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Doubts over China’s vaccine efficacy stoke anxiety both at home and abroad

December 7, 2021


The Omicron variant forced governments across the world to tighten border controls, hasten vaccination drives and reinstate social distancing last week. But in Dalian, China, authorities reclassified the virus risk in parts of the north-eastern port city from “medium” to “low”.

The contrast, Chinese health officials and experts said, reflected how Beijing’s unwavering policy of zero-Covid had proven a “magic bullet”, preventing at least 200m infections and 3m deaths. Western hubris, they argued, has led to negligence and now the potentially destabilising Omicron outbreak.

“Western countries are likely to be gripped by Omicron if the variant proves highly infectious, with their unscientific easing of epidemic control measures and overconfidence in vaccines,” reported the Global Times, a nationalist news service.

State media crowing, however, belied uncertainty in the minds of many in China over the efficacy and durability of immunity of the country’s locally-produced vaccines as Beijing rolls out booster shots and inoculations for children as young as three.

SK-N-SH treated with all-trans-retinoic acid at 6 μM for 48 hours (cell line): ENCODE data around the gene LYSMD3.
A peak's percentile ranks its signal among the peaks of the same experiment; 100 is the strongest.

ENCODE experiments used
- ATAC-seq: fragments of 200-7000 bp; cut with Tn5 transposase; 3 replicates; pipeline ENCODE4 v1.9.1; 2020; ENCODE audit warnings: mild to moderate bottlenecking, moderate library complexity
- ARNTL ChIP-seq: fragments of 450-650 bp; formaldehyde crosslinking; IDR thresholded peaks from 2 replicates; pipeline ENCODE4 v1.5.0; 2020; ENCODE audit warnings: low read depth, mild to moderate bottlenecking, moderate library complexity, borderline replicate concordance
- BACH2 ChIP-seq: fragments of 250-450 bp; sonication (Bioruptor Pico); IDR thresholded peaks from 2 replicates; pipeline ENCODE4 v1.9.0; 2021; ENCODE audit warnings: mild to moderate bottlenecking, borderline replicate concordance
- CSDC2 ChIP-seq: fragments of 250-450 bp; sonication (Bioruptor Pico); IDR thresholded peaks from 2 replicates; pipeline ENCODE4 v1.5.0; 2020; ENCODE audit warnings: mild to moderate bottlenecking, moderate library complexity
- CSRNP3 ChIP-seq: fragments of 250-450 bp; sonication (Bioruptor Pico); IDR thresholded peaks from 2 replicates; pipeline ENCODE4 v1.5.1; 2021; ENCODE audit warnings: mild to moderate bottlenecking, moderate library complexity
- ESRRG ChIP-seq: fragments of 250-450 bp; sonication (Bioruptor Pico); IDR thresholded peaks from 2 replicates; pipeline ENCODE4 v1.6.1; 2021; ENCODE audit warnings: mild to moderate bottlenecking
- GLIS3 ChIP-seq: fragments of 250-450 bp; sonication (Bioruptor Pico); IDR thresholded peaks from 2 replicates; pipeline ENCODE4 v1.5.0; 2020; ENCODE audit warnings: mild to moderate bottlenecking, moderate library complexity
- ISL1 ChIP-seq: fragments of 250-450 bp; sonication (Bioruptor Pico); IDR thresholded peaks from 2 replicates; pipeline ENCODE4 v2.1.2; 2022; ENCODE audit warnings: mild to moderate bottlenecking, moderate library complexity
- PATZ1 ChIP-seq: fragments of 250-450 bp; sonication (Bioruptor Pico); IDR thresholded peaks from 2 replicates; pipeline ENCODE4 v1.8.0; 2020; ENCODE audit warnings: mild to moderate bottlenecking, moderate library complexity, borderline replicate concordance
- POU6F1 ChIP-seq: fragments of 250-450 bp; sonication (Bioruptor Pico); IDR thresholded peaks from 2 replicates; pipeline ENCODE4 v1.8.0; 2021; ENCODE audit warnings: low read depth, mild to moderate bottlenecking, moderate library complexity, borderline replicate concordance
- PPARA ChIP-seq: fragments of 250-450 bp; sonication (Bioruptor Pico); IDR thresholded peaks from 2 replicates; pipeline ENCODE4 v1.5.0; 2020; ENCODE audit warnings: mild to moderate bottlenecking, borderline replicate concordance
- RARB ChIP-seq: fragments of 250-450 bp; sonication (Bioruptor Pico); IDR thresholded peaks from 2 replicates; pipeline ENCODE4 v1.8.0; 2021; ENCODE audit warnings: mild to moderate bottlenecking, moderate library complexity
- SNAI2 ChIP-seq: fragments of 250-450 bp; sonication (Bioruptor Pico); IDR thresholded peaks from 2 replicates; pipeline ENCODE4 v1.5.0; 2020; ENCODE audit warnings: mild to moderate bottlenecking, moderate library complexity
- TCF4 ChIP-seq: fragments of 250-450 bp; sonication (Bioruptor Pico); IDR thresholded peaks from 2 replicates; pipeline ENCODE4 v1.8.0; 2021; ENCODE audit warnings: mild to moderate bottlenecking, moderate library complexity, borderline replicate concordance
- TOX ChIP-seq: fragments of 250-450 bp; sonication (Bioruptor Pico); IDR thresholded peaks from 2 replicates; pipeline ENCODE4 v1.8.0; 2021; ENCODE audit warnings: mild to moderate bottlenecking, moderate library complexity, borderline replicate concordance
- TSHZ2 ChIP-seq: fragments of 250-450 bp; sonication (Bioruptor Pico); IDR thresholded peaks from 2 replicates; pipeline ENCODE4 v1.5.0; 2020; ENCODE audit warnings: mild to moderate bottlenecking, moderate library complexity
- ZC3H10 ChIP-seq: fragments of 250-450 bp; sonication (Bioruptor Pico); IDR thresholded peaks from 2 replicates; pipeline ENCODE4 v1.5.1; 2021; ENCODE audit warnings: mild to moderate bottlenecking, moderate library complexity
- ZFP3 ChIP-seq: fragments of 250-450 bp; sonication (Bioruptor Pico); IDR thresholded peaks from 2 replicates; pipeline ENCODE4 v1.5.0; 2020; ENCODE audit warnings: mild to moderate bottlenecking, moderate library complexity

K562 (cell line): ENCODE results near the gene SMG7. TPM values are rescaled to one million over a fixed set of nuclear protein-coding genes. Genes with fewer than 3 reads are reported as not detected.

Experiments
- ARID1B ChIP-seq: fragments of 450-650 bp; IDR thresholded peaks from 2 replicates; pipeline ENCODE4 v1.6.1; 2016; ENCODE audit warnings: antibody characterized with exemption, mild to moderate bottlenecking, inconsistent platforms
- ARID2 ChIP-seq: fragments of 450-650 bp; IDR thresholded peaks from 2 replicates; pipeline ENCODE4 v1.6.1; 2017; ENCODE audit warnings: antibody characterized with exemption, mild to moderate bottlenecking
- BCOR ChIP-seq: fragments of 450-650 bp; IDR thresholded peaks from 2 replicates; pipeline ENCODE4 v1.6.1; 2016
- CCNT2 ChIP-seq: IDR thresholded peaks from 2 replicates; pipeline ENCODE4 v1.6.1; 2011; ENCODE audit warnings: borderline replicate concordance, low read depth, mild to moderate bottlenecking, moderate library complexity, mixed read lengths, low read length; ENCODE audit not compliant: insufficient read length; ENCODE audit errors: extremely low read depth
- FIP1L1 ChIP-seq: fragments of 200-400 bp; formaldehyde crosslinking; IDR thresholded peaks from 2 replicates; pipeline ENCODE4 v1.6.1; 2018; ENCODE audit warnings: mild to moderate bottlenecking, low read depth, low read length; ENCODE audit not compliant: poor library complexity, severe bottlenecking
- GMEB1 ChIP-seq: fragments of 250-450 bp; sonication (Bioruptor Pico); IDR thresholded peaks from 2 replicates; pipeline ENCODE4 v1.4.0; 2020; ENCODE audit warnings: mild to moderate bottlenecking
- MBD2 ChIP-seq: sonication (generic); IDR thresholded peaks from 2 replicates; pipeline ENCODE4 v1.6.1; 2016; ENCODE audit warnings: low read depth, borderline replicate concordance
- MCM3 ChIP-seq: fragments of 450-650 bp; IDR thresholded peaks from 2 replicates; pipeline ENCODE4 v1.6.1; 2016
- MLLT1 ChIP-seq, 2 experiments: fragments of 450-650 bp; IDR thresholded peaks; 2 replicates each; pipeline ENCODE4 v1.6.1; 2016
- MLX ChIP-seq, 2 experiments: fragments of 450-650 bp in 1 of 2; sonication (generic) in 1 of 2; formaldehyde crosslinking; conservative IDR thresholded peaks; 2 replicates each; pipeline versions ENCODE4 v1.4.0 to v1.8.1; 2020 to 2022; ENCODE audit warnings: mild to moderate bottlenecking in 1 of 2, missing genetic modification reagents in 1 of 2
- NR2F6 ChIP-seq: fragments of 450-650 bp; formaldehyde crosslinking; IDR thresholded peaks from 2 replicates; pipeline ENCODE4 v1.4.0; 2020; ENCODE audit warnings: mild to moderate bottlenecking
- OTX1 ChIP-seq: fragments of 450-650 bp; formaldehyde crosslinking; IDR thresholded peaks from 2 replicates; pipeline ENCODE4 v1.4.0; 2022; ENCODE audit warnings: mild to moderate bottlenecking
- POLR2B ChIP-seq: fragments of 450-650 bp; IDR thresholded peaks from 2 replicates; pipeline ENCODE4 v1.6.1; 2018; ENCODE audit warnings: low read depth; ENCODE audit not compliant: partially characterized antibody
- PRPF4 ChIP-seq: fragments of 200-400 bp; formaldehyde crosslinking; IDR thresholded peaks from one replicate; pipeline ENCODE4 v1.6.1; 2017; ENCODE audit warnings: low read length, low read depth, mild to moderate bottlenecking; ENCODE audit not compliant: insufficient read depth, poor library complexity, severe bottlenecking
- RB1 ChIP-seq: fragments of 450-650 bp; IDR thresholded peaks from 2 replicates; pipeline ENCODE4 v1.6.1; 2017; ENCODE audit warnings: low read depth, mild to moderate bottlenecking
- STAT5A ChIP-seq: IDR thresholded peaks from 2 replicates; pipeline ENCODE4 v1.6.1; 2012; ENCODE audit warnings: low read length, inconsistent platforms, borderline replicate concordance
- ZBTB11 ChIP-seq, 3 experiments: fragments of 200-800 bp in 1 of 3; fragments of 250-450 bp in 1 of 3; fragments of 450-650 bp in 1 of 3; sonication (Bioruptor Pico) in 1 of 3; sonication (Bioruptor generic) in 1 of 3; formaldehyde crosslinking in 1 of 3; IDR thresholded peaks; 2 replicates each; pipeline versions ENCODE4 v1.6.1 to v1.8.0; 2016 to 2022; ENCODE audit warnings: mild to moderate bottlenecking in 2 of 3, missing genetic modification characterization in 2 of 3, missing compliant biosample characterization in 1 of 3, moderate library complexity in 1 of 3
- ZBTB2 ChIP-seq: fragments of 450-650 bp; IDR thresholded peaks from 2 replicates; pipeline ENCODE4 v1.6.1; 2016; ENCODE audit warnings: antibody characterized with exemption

Doubt over the jabs matter not only for the world’s most populous country, where 2.5bn doses have been administered to 1.4bn people. They also matter to the hundreds of millions of people who have received vaccines made by Sinovac and Sinopharm — both of which use an inactivated vaccine rather than the genetic code used by mRNA vaccines such as BioNTech/Pfizer and Moderna.

Ben Cowling, a professor of epidemiology at the University of Hong Kong, said there was “still a lot more uncertainty about the effectiveness of inactivated vaccines compared to some of the other vaccines being widely used, like the two mRNA vaccines and the AstraZeneca vaccine”.

China’s recent Delta outbreak — which spread to more than half the country’s provinces and prompted local lockdowns — indicated that effectiveness of the Chinese-made vaccines “against infection and transmission can’t be that high because very stringent public health measures were still needed to control those outbreaks”, said Cowling.

But the outbreak also suggested “vaccine effectiveness against severe Covid appears to be high because the recent outbreaks have included very few severe cases”.